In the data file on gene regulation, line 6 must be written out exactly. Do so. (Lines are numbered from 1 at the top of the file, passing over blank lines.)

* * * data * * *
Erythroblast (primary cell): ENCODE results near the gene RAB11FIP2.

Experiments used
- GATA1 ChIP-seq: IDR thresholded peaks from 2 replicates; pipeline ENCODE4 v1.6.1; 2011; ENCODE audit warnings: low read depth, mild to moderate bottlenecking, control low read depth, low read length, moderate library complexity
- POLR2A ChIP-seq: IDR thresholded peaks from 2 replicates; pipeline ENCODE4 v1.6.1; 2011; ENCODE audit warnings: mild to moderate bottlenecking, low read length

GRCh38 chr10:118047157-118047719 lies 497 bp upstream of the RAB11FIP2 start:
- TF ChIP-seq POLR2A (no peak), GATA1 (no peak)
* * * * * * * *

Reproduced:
- TF ChIP-seq POLR2A (no peak), GATA1 (no peak)